iStock First to Market with Localized Search

Posted on 12/13/2010 by Julia Dudnik Stern | Printable Version | Comments (1)

iStockphoto has been working on a way to use language and country data to deliver more locally relevant results since last year. On Monday, the Getty Images-owned microstock leader delivered on this promise. The company also launched a new editorial product offering.

The search-engine changes are not limited to localization, though this is certainly game-changing—and not just for a micro-priced provider. When iStock chief operating officer Kelly Thompson first described the notion of search localization to Selling Stock, he said: “A person looking for an image of beer in Germany will have a very different idea of what that image should look like than an American buyer.”

Consider this: Previously—and still, at most agencies—different buyers searching for “money” would get the same exact image selection irrespective of their physical location. Starting in mid-January, the new iStock search engine will deliver more targeted results, starting with photos of British pounds and euros for U.K.-based customers vs. dollars for U.S., and both will get an assortment of universally applicable choices, such as a bag of gold or assorted currency symbols. According to the company, a user’s location is the one thing that can be reliably used to help narrow a search from its beginning.

Though the iStock collection currently stands at something like 7 million files, Thompson dismisses others’ quest for the largest offering: “We’ve chosen to ignore this fight and focus instead on what matters most—the best collection with the most relevant search results. Unless you can help customers find the needle, there’s no point in giving them a bigger haystack.”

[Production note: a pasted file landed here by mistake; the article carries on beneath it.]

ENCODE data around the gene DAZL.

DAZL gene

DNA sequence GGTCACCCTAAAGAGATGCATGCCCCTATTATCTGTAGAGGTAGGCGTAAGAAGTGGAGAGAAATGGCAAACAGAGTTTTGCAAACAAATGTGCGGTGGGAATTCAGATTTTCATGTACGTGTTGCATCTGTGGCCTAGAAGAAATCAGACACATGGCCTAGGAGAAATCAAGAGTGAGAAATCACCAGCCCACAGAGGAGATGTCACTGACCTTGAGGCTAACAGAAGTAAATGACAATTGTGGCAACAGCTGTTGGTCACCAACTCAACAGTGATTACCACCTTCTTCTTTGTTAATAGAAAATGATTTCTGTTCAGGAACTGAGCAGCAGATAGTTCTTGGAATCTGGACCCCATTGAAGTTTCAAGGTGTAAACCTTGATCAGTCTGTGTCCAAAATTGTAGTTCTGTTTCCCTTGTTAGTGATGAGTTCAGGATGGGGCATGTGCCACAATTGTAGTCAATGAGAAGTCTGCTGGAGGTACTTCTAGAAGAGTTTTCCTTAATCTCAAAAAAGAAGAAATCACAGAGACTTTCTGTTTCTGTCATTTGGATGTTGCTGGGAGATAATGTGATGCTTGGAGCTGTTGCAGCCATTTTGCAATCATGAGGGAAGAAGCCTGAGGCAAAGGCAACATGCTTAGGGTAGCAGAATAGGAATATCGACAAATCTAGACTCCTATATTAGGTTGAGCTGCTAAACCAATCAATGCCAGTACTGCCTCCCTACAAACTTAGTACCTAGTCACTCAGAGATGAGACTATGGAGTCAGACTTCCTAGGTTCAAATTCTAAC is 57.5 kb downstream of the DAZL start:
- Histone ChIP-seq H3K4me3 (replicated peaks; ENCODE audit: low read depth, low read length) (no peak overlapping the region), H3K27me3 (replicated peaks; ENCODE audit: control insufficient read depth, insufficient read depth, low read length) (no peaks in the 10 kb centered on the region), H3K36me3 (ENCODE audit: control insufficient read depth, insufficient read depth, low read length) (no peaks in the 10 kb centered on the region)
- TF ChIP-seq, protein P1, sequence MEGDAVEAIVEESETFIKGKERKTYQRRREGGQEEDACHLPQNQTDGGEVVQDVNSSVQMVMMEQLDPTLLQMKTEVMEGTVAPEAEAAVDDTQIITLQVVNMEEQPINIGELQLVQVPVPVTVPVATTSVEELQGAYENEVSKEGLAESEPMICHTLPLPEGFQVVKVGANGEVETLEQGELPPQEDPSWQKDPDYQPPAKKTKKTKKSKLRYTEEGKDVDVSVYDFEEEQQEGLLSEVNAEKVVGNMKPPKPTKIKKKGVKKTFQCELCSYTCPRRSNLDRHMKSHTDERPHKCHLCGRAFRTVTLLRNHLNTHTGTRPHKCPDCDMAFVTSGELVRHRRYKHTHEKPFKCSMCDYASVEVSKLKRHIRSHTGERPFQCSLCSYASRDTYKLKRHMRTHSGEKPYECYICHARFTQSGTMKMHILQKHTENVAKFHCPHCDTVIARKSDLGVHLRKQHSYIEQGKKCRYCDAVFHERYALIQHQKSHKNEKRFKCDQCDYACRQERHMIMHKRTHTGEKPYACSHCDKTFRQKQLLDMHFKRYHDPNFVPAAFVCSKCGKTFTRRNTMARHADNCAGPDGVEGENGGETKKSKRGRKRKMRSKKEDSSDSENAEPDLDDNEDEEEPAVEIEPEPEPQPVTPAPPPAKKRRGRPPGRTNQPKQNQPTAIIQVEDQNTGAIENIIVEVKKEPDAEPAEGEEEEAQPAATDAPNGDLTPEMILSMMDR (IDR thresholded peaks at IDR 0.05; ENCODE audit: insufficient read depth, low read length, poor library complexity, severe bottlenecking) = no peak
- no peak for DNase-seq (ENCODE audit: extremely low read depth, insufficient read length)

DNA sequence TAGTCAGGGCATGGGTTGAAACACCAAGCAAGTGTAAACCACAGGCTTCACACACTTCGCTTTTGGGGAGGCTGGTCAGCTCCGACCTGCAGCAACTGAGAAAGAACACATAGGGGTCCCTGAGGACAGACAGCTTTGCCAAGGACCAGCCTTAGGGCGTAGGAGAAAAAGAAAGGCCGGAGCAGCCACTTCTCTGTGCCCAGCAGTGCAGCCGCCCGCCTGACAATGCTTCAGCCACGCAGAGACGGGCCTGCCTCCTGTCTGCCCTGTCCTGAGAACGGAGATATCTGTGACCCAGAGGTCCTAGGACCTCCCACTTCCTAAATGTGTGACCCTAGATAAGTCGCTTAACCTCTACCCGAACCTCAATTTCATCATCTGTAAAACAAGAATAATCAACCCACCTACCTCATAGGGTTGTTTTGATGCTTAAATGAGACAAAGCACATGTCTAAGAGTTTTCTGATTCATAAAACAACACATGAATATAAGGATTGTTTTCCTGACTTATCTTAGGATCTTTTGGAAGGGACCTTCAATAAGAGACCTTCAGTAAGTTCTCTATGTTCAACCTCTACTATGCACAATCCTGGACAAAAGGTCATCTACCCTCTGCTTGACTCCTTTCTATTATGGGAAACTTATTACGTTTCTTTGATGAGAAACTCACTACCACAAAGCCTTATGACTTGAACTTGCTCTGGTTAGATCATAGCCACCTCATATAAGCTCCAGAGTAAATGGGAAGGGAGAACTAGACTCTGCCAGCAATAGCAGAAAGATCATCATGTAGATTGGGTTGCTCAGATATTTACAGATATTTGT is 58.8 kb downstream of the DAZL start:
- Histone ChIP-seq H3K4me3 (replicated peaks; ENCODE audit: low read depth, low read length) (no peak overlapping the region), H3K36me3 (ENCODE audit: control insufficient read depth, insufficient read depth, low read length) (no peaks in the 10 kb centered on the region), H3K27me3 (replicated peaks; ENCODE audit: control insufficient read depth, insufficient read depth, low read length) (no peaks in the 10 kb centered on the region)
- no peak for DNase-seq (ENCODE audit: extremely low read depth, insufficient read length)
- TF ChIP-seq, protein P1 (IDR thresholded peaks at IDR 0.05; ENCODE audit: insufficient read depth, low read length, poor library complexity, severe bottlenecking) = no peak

While this final language and location-specific feature remains a few weeks away, many other changes to the iStock search engine have already been implemented. The new interface offers customers an array of new tools directly on the search-results page, enabling them to tailor and narrow each search and view results in real time. Current filters include file type and size, artist, orientation, collection, upload date and music genre; audio mood and duration filters are in development as well.

Also forthcoming early in 2011 is an editorial collection, for which iStock is currently seeking content from its contributor base. The company is currently accepting images in the categories of products, architecture and landmarks, travel and lifestyle, social commentary and urban living. However, iStock cautions contributors that it is not looking for time-sensitive news images or traditional photojournalism, encouraging photographers who shoot this type of subject matter to contact Getty Images.

Other top-tier microstocks have already ventured into editorial imagery. Since these companies do not disclose revenues, either total or by image type, it is impossible to say how successful such offerings have been. Most pundits agree that micro-priced editorial content has not generated significant revenues. iStock’s entry into the niche may be significant: the company has a wealth of customers, a parent that specializes in editorial content and a focus on quality. Perhaps the combination of these attributes with the right price can make the difference.

Copyright © Julia Dudnik Stern. The above article may not be copied, reproduced, excerpted or distributed in any manner without written permission from the author. All requests should be submitted to Selling Stock at 10319 Westlake Drive, Suite 162, Bethesda, MD 20817, phone 301-461-7627, e-mail: wvz@fpcubgbf.pbz


  • Cherie Hung Posted Dec 15, 2010

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